As for death penalty, it's an absolute no-go. No trial can be guaranteed to be 100% correct and there have been a LOT of court errors in the past already. I don't want to know how many innocent people died by execution. Death is final and such a sentence should only ever be able to be passed if there is a 100% certainty - which there isn't.

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On a slightly unrelated note, I've got a question - If capital punishment is too severe for 'just' murderers, how about convicted terrorists or similar?

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As for death penalty, it's an absolute no-go. No trial can be guaranteed to be 100% correct and there have been a LOT of court errors in the past already. I don't want to know how many innocent people died by execution. Death is final and such a sentence should only ever be able to be passed if there is a 100% certainty - which there isn't.

 

What about video-taped evidence or a confession? If there's any sort of lingering mystery at all, I surely wouldn't want someone to be punished, let alone killed.

 

Personally, I'd rather have the DP than life in prison.

 

Same here. TIFers just can't make it in the big house.

 

On a slightly unrelated note, I've got a question - If capital punishment is too severe for 'just' murderers, how about convicted terrorists or similar?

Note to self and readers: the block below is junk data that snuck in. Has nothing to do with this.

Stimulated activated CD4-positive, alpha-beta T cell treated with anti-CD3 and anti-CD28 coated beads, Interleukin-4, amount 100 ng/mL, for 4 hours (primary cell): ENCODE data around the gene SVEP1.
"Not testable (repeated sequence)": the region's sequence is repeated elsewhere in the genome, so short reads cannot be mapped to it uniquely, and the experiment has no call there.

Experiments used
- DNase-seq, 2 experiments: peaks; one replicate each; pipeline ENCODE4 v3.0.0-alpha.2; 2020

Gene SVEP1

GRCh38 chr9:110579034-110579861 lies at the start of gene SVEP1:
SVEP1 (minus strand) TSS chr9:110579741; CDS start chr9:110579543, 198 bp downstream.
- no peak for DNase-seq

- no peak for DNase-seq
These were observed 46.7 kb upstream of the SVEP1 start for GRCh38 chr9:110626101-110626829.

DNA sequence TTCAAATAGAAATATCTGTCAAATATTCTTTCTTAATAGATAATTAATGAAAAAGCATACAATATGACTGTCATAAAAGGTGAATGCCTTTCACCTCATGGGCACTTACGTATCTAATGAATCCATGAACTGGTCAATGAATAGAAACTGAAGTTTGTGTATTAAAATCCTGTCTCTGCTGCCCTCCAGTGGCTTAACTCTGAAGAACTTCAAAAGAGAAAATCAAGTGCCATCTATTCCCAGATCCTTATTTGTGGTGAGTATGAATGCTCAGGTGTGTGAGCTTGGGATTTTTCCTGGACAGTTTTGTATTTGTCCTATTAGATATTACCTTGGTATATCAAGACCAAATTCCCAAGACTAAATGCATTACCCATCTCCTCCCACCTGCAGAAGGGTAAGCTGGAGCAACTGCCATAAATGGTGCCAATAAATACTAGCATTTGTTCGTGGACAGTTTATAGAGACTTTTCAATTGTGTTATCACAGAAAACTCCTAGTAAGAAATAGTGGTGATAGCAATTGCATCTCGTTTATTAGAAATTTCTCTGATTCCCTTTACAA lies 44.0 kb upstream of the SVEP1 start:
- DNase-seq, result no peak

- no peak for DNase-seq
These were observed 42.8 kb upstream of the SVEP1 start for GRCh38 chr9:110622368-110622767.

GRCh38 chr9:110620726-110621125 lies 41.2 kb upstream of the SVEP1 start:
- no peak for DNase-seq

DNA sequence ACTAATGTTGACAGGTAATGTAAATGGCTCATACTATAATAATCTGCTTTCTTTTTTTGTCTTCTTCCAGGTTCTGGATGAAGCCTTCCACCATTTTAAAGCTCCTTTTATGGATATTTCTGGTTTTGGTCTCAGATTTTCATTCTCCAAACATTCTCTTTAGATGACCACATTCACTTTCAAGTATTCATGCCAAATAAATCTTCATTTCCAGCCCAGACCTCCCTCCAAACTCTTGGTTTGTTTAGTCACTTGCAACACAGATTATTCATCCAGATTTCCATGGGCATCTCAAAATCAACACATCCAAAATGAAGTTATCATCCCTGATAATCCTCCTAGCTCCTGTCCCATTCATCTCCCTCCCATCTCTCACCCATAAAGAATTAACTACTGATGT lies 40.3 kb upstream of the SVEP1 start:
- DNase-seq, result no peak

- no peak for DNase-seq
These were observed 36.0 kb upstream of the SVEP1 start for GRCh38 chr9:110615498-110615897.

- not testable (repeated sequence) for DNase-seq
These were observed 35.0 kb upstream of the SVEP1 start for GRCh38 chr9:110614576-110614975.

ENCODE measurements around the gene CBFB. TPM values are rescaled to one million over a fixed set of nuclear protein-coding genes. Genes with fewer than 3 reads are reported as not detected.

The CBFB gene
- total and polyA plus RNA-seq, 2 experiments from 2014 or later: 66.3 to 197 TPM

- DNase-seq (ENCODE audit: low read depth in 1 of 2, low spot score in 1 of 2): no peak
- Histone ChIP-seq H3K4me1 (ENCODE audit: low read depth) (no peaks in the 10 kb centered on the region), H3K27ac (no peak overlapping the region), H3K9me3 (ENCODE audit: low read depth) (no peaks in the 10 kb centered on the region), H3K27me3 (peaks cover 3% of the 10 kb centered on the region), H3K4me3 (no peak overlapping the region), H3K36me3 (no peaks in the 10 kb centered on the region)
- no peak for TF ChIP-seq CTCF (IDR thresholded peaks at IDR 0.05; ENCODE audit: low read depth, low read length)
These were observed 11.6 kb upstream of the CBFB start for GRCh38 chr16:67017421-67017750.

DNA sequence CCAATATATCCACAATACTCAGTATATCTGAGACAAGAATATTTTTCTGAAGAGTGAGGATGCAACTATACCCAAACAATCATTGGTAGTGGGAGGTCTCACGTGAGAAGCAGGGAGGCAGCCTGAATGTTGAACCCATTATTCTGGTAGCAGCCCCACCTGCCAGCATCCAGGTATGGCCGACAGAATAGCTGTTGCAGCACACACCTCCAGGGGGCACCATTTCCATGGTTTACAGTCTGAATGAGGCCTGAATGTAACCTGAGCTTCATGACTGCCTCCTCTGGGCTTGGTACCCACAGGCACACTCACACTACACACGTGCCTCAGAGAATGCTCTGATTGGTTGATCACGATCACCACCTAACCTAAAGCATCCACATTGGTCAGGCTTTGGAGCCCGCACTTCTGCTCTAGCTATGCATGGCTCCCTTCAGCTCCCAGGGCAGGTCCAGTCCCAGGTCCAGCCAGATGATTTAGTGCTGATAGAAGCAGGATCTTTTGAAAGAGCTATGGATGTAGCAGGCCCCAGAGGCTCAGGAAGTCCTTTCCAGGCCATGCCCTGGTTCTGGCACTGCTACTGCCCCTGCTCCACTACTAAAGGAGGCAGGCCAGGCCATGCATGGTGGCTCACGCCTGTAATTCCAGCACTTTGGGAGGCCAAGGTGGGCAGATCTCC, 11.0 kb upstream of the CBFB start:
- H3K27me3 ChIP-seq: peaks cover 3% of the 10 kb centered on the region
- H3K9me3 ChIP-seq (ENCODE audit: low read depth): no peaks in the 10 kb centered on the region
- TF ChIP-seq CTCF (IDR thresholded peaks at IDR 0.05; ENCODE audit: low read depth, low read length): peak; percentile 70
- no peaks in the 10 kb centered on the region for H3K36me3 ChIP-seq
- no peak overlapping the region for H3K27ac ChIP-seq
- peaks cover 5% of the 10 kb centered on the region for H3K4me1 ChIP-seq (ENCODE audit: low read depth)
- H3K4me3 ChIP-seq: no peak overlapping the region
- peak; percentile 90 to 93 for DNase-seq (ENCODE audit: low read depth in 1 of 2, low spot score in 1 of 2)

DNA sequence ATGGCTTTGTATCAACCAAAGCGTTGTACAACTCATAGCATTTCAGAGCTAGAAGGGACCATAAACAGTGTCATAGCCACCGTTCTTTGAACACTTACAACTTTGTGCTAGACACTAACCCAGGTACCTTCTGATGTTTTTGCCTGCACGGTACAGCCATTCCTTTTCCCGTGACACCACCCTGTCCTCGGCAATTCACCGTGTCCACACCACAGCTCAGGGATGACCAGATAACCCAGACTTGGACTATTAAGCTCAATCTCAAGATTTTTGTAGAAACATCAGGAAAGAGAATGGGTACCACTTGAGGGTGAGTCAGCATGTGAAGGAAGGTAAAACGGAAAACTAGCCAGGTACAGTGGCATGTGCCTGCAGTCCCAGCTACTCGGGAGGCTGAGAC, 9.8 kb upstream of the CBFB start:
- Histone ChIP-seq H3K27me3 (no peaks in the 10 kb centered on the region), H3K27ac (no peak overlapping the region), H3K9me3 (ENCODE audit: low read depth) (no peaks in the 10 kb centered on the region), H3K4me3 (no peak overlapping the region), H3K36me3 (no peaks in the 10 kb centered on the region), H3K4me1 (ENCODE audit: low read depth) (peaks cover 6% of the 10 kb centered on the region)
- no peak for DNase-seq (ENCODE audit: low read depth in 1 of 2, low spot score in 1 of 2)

What is a "just" murder?

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As long as I can avoid being raped, I would rather spend 40-50 years reading and writing behind bars than being killed at 22.


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What would you prefer, a country where criminals are not punished very hard in most people's views and has a low crimerate, or one with a higher crimerate, but criminals get punished for what they do?

 

The vengeance approach to justice doesn't work. Death penalty doesn't make most murders less likely. Next to nobody thinks of the punishment before committing such a crime. The only time where this would be the case is if you have an organized criminal operation going to make money. But even there, I doubt it's going to help much.

 

On the other hand, resocializing criminals does a lot in reducing. Norway, which takes a very "mild", as some might call it, approach has one of the lowest crime rates in the whole world.

 

 

As for death penalty, it's an absolute no-go. No trial can be guaranteed to be 100% correct and there have been a LOT of court errors in the past already. I don't want to know how many innocent people died by execution. Death is final and such a sentence should only ever be able to be passed if there is a 100% certainty - which there isn't.

 

I disagree. Most of this is from a quote from myself from a different article so forgive me but it puts the point I made across.